Summarized by Eric Bunker
Sen. Hatch Blasts S.F. Supervisors
San Francisco Chronicle 5Oct99 N1
By Carla Marinucci, Ed Epstein: Chronicle Staff Writers
San Francisco CA Examiner 5Oct99 N1
Compiled by Rachel Gordon: Examiner staff
In other business Monday, the Board of Supervisors:
Senator and presidential candidate, Orrin Hatch, R-Utah, spoke in San
Francisco before an audience of about 40 at the Commonwealth Club of
California. He depicted himself as a "compassionate conservative with guts"
and the candidate with the deepest government and legislative experience and
the one most qualified to make as many as five Supreme Court appointments
required of the next president.
As he was speaking, the San Francisco Board of Supervisors unanimously
passed a resolution calling on the Internal Revenue Service to investigate
the tax-exempt status of the Church of Jesus Christ of Latter-day Saints,
because some church leaders have urged members to financially support
California's Knight Initiative.
Hatch said he strongly supports the initiative that would bar the state from
recognizing gay or lesbian marriage and calls the action by the Board
against the church as "bigoted and prejudiced." However, Sen. Hatch also
said he believes that gays and lesbians deserve respect and may "need some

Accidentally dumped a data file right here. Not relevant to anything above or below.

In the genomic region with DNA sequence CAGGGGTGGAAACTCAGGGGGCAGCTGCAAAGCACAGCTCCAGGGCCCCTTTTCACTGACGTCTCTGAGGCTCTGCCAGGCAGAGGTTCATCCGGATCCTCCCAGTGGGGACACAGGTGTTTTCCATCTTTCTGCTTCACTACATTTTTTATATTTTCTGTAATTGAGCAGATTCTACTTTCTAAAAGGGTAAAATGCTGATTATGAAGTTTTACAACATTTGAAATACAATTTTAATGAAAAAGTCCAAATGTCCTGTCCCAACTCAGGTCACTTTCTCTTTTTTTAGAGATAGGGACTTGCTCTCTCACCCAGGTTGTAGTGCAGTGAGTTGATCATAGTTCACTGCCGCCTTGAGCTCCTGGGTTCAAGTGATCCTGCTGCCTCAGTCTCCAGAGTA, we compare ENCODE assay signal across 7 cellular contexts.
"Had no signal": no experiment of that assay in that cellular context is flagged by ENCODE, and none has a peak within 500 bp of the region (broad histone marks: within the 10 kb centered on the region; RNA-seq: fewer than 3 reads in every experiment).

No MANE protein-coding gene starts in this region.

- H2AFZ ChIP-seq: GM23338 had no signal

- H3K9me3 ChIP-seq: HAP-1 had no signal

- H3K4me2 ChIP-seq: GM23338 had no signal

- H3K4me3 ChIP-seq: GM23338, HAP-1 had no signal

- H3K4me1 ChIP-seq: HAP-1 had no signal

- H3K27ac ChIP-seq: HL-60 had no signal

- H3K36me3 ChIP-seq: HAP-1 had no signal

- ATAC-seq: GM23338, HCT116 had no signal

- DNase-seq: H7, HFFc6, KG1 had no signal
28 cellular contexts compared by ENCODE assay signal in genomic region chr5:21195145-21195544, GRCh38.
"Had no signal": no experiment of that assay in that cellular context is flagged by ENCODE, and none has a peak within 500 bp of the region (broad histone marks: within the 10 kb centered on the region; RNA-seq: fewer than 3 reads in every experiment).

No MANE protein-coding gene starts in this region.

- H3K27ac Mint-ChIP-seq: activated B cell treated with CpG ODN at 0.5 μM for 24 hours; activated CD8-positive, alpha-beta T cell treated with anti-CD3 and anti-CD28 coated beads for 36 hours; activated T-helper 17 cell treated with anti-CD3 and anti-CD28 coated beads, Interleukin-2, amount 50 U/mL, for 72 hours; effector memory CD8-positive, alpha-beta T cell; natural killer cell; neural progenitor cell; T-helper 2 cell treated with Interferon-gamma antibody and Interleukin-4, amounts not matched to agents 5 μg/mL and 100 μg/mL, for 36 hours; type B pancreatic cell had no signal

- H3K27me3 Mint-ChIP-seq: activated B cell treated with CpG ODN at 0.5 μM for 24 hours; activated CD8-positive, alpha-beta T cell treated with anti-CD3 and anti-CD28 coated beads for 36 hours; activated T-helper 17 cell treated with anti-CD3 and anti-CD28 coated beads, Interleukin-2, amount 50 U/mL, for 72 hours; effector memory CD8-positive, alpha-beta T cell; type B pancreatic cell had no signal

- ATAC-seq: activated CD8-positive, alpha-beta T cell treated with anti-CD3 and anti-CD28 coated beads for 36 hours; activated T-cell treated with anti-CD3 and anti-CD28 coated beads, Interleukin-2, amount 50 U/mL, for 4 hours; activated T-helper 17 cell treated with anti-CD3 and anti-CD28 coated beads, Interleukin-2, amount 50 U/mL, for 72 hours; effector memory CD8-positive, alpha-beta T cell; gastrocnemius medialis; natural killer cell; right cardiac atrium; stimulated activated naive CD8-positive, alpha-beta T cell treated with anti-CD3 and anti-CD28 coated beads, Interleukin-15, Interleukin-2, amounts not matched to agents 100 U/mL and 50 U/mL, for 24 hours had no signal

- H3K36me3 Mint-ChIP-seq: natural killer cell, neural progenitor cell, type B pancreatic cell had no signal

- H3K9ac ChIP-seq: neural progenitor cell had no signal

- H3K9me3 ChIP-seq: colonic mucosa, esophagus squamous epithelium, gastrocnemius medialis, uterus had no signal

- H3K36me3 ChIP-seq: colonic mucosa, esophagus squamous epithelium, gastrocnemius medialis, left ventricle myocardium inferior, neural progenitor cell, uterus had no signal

sort of recognition for a monogamous relationship." However, he wanted to
make sure that legal recognition was not confused with, put on par with, or
undermine the traditional family.
Sen. Hatch continued to deride the board's resolution, saying, that it
"flies in the face of free-speech rights almost as much as anything I've
ever seen. If that type of philosophy became the norm, that almost means
nobody affiliated with any religion would have a right to talk freely."
Hatch acknowledged his meager fund raising has been far outpaced by Bush's
$56 million so far, but he said he'll continue on with what he calls an
"anti- fat cat" campaign, which is an effort to get $36 checks from
1million voters. So far, he said, he's raised about $500,000 that way, out
of a total of $1.4 million. "Some people don't even know I'm in the race,"
he said. "But this is a marathon, not a sprint. And I'm a darned good
He insists his late-blooming, underfunded candidacy has a chance should
crisis arise with front-runner George W. Bush. He described the Texas
governor as an attractive though relatively inexperienced politician who
"faces a steep learning curve" in the nation's highest office.
Sen. Hatch openly acknowledges that his religious faith has been an abiding
part of his political and personal life, but sadly realizes that many
Americans have misunderstood the church since its founding, even other
Commenting on the Gallup Poll that showed that 17 percent of the American
people would not vote for a Mormon for president, Sen. Hatch said, "I felt
that that kind of bigotry and intolerance went out when John F. Kennedy was
elected the first Catholic president." He won the praise last week of the
Christian Coalition last week when he addressed their conference on this